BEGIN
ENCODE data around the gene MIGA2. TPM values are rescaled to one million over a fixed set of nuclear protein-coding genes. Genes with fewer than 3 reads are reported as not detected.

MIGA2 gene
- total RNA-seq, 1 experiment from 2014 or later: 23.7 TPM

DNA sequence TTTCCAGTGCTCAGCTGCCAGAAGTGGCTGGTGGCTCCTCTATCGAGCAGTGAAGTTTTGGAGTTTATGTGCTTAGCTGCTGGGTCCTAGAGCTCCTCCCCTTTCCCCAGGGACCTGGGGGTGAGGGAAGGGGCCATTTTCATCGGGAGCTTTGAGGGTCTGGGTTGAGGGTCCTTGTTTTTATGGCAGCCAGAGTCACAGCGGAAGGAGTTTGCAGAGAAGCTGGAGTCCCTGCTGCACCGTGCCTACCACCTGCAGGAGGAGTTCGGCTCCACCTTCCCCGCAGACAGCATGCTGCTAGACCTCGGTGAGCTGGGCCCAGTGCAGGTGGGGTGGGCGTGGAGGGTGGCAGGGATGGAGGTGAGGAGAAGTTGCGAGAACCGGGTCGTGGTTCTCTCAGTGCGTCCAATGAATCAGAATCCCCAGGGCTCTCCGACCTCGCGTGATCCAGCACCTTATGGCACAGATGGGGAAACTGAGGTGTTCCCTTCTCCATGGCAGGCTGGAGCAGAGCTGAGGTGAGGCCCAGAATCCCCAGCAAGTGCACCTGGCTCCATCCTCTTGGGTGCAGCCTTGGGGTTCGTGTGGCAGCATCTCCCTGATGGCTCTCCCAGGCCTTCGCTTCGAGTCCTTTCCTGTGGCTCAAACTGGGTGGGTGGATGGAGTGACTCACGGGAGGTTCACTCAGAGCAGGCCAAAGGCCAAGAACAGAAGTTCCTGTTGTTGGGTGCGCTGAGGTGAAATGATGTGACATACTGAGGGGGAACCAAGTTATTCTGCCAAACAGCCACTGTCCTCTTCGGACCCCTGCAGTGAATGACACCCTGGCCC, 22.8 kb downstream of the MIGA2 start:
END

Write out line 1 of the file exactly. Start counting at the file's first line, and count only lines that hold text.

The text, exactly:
ENCODE data around the gene MIGA2. TPM values are rescaled to one million over a fixed set of nuclear protein-coding genes. Genes with fewer than 3 reads are reported as not detected.